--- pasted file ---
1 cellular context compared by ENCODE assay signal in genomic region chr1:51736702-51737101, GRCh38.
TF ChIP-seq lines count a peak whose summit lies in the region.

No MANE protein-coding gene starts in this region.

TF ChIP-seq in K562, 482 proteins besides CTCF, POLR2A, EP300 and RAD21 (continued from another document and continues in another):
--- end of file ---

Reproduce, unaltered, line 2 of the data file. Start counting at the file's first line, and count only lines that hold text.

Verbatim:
TF ChIP-seq lines count a peak whose summit lies in the region.